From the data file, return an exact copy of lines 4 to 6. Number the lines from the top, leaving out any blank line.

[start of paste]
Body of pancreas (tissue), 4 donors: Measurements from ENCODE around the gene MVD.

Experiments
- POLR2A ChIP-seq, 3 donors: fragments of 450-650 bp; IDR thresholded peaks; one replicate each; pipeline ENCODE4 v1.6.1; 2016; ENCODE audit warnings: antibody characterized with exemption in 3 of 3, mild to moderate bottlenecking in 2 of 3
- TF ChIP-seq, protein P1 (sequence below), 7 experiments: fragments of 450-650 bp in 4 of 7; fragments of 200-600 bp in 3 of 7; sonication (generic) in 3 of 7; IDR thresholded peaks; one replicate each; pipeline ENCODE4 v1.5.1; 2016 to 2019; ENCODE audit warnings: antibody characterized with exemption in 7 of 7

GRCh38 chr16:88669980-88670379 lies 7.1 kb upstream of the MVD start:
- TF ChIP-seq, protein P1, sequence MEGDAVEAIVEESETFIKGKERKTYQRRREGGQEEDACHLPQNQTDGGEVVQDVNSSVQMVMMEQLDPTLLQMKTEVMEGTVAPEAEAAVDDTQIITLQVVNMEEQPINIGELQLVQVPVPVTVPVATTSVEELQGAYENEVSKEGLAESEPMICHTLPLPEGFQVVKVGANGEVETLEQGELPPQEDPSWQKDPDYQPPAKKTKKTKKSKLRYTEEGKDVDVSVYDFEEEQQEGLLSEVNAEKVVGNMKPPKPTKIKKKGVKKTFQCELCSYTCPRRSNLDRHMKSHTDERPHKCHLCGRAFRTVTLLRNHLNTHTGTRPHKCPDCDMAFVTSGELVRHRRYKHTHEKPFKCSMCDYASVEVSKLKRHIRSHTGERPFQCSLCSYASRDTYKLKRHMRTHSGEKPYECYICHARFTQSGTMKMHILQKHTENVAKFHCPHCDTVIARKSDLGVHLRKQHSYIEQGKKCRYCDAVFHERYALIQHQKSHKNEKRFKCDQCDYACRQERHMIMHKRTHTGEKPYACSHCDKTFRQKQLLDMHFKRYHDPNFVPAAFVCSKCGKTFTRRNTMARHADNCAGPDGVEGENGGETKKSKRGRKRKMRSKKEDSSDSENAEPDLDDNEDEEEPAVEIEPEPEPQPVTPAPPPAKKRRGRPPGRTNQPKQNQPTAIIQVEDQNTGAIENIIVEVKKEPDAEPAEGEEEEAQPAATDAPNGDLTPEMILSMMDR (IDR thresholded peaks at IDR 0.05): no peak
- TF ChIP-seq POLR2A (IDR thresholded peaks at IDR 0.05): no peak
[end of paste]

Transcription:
- TF ChIP-seq, protein P1 (sequence below), 7 experiments: fragments of 450-650 bp in 4 of 7; fragments of 200-600 bp in 3 of 7; sonication (generic) in 3 of 7; IDR thresholded peaks; one replicate each; pipeline ENCODE4 v1.5.1; 2016 to 2019; ENCODE audit warnings: antibody characterized with exemption in 7 of 7

GRCh38 chr16:88669980-88670379 lies 7.1 kb upstream of the MVD start:
- TF ChIP-seq, protein P1, sequence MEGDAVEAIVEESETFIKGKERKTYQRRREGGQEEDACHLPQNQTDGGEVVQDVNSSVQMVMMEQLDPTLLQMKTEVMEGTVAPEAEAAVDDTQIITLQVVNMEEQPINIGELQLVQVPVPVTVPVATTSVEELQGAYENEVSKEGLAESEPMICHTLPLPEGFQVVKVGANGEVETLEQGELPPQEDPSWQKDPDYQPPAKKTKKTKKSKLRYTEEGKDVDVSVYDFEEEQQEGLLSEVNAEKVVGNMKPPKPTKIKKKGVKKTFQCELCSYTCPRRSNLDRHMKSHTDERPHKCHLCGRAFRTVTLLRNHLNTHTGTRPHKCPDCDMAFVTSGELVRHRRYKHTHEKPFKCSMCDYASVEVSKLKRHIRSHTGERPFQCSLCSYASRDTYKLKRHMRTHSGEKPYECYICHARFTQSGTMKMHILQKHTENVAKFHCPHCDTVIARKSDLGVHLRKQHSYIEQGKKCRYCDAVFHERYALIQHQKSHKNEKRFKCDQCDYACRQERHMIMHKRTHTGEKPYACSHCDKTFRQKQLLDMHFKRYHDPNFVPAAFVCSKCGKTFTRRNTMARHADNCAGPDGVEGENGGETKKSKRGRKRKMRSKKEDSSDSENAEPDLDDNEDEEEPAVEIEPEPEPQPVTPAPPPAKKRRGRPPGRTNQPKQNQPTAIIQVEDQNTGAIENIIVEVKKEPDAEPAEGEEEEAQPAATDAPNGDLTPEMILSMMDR (IDR thresholded peaks at IDR 0.05): no peak